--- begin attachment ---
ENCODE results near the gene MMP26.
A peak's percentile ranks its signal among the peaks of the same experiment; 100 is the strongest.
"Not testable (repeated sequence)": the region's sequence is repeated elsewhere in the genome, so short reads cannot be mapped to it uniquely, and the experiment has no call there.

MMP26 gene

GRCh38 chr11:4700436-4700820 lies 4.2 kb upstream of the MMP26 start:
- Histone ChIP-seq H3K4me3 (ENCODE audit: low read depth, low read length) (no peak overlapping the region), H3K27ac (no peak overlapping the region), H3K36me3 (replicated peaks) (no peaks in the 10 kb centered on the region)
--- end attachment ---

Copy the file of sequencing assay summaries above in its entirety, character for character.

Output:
ENCODE results near the gene MMP26.
A peak's percentile ranks its signal among the peaks of the same experiment; 100 is the strongest.
"Not testable (repeated sequence)": the region's sequence is repeated elsewhere in the genome, so short reads cannot be mapped to it uniquely, and the experiment has no call there.

MMP26 gene

GRCh38 chr11:4700436-4700820 lies 4.2 kb upstream of the MMP26 start:
- Histone ChIP-seq H3K4me3 (ENCODE audit: low read depth, low read length) (no peak overlapping the region), H3K27ac (no peak overlapping the region), H3K36me3 (replicated peaks) (no peaks in the 10 kb centered on the region)